A frequent topic in discussion groups about awakening is whether or not there is a self and if not, what does this mean or how is this known?
Who can deny self awareness? Even an amoeba seems to know it needs to survive by ingesting algae, bacteria, or other protozoans. It feeds itself at the expense of others. The sense of self seems to be implicit in living systems. In the animal kingdom, life is sustained by differentiating self and other. This seems to be a built in attribute of sentient beings necessary for survival and perpetuation of life.
How does this sense of self arise? We all have bodies, physically bound in space and time. At the most basic level, we all feel hunger, thirst, the need to sleep, live within a comfortable temperature range, have shelter from the elements. When we are hungry and out neighbor eats but we don't, we are still hungry though they appear satisfied. At the most fundamental level, we identify with the needs of the body.
Sentient awareness is fundamental. The brain governs bodily functioning as it registers sensations as communication of state. This communication and awareness of changing state is fundamental to living systems. The gestalt of all sensation and perception is conscious mind. Mind makes use of the brain's capability of abstraction, of symbols, language, memory to imagine, to reflect, plan, invent and communicate through thought.
Bodily needs are translated into feelings of attraction or aversion based on prior experience. The mind gives rise to a sense of self largely due to bodily sensation. We communicate our bodily needs to others and they to us, which reifies the sense that they have separate individual needs that may be in competition to our needs. So, there arises a survival instinct or self-preservation due to identification with bodily needs. Our mind becomes busy with strategizing for survival. We historically bonded together in tribes to collaborate on basic survival. Our sense of self may extend to the tribe, community or nation.
But, the mind is not always preoccupied with basic survival. It is also capable of creative expression in the form of art, music, literature, design, etc. So, the mind may begin to identify not just with the body, but with itself, it's creative ability, it's intellectual functioning, it's sensitivities and emotions, which are responses events, past memories, what is presently happening or imagined futures. These emotions are due to remembered past responses or empathy, the ability of the mind to imagine what others may feel due to their circumstances.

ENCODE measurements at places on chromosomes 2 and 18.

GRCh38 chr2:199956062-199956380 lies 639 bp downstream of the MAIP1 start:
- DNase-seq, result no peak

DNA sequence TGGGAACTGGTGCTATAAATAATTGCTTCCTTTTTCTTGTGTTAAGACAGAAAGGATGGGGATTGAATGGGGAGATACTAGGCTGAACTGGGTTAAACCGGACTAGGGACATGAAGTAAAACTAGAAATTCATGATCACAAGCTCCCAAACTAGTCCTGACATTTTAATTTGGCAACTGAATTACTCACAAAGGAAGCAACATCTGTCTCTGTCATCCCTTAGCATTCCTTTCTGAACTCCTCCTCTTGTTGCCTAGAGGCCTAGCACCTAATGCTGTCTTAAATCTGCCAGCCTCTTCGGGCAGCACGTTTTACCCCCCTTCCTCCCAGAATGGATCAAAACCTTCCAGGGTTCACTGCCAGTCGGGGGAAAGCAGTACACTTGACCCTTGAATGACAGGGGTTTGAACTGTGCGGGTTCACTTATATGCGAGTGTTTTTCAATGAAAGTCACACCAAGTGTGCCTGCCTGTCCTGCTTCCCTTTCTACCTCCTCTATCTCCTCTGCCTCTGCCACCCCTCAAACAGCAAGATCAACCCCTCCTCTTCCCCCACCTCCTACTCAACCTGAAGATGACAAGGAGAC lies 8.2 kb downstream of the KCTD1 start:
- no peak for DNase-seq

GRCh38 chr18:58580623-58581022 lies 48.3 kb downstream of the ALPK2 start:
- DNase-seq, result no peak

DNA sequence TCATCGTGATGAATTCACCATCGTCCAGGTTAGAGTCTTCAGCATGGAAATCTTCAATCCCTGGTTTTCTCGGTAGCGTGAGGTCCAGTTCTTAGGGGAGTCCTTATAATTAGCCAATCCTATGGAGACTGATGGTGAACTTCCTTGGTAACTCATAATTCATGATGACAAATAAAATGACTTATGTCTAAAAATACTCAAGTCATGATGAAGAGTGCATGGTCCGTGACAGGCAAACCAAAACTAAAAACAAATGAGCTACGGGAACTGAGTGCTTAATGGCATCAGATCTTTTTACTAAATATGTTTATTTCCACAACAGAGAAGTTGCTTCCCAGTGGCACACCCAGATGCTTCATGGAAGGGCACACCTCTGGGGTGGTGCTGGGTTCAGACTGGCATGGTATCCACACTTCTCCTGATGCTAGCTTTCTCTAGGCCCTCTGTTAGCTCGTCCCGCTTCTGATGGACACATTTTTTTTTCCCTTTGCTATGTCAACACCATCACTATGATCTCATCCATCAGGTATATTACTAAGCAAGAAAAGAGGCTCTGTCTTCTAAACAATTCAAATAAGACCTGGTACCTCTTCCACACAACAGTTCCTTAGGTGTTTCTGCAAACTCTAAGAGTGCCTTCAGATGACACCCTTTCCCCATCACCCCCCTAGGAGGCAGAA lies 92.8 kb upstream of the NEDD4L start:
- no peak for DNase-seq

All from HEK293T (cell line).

The sense of self is further reified by the apparent discreetness of thought. One person doesn't know what another person is thinking. This can be exploited through deceit, tricking others into giving up something valued under false pretenses.
In short, everything we perceive as self is made up of a sense of separateness produced by the localization of bodily sensation and perception. We are apparently discrete, separate entities, physically, mentally and emotionally. We have the sense that we are separate from the rest of the world and feel an obligation to take care of our needs, even at the expense of other living beings.
So, how can anyone propose that this sense of a separate self is an illusion? Yet, when the mind quiets down to the point that individual thoughts can be perceived arising from brain functioning, whether it be through sensory stimulation that triggers memories and associations or through the tendency to worry out of survival motivations, the thoughts are seen for what they are, just thoughts. These thoughts give rise to emotion, craving, aversion, speech, and action. Without seeing this process, consciousness becomes entangled with the mind's thinking process and misses the core, foundational essence, which is awareness itself.
When the mind is quiet, open, bright, pure, clear awareness becomes predominant. This awareness is not localized or owned by the generated self-sense. It is omnipresent. When pure awareness is predominant, the sense of separation dissolves. There are still bodily needs and intellectual interests but, they no longer overshadow this fundamental awareness which transcends identity. Thoughts come and go but without an owner. They are just natural mental functioning. There is still response to bodily need. If it is cold, we put on more clothes. If there is hunger, food is enjoyed. But, the separation of self and other fades in proportion to the depth of clarity of awareness.
As we move from entanglement with the thought process to being an observer of the thought process, our tendency to think in terms of self vs. other diminishes because from the view of awareness, there is no self or other. There is just awareness and the play of cause and effect. All things are the natural response to what came before setting the conditions for what we experience in the present. The present is just awareness itself, the natural fruition of all prior events. When we become aware that awareness is what is perceiving, "we" disappear. There is only awareness being aware. When this happens we see that it has never been any other way. The separate sense of self was also completely natural outcome of the entanglement with mental functioning, the identification with body and thought.
This transformation may be sudden or gradual. Generally, it is gradual until it is sudden. Once it is seen, there is no going back. It's like the old analogy of the rope in the dimly lit room appearing as a snake. When the room is lit, the rope is seen. Even if the room dims again, it is known that it is a rope, not a snake. So, clarity can come and go but on the whole, clarity increases until life is lived from pure awareness disentangled from the illusion of self.